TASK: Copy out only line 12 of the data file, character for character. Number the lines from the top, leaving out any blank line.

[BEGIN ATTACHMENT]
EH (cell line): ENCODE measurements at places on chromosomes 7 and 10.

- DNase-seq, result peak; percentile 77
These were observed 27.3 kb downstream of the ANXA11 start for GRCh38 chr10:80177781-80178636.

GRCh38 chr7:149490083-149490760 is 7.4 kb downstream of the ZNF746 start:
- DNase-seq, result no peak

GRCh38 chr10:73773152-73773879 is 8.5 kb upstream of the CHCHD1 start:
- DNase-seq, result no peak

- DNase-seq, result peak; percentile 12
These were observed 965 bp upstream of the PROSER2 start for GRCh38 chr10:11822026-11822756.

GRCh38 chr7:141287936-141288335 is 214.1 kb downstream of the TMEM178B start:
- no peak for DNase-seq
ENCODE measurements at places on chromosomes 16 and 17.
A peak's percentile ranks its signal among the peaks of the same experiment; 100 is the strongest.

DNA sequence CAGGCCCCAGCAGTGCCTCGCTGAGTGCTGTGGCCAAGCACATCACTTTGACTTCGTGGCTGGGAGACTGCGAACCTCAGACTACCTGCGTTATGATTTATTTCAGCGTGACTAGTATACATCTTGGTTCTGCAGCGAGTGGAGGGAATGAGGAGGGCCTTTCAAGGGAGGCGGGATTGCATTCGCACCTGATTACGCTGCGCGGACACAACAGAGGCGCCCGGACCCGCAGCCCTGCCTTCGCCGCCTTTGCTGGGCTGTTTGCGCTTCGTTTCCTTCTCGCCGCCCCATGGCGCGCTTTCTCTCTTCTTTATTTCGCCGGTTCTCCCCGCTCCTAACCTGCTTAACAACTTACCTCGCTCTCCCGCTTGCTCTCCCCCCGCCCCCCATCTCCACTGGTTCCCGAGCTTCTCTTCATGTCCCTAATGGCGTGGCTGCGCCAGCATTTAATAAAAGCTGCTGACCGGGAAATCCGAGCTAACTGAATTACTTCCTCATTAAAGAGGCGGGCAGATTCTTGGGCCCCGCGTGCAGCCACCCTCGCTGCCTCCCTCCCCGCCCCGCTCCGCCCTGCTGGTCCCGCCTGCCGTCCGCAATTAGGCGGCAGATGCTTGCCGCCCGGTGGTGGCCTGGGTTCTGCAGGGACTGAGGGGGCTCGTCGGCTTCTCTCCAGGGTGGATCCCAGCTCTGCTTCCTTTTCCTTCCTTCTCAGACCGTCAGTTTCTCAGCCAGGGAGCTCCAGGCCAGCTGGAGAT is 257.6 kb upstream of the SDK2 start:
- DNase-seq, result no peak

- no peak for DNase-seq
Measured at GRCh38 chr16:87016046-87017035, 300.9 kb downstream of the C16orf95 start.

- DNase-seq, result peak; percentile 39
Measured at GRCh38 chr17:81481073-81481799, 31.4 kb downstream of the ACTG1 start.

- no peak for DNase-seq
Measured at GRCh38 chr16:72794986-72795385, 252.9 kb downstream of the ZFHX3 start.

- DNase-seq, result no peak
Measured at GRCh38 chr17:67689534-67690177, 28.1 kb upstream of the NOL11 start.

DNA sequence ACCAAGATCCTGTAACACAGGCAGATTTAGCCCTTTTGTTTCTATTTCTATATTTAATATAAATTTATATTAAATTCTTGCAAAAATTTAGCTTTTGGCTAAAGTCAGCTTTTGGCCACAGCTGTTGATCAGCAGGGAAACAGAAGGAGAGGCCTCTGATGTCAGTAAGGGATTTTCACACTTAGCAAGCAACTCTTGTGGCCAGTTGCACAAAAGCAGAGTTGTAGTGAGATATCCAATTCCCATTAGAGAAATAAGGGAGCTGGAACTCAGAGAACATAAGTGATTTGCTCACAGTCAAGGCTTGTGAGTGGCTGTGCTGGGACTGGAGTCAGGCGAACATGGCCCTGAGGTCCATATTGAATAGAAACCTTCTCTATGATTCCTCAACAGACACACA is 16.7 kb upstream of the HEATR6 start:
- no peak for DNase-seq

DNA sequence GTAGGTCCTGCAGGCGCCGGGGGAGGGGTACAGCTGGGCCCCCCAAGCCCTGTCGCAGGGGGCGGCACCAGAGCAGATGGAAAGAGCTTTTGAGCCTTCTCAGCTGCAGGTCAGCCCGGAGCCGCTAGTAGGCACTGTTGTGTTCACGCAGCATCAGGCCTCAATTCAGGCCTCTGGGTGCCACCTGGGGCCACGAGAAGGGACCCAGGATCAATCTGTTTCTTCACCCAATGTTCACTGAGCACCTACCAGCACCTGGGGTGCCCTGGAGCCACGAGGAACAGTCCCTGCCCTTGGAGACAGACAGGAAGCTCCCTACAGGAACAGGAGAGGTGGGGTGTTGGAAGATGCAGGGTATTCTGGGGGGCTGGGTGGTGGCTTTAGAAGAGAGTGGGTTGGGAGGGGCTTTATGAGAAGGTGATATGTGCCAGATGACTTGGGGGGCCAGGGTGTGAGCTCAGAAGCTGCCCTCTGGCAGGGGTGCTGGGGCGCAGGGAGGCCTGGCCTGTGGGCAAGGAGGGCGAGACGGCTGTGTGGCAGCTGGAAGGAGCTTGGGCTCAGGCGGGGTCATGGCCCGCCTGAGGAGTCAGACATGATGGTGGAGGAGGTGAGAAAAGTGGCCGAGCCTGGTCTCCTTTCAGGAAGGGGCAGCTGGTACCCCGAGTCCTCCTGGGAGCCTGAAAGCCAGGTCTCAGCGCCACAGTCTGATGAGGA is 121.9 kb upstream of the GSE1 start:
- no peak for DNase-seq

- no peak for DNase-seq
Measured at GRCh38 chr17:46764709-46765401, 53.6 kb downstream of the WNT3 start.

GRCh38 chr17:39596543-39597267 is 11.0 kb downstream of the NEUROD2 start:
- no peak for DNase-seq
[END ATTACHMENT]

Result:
ENCODE measurements at places on chromosomes 16 and 17.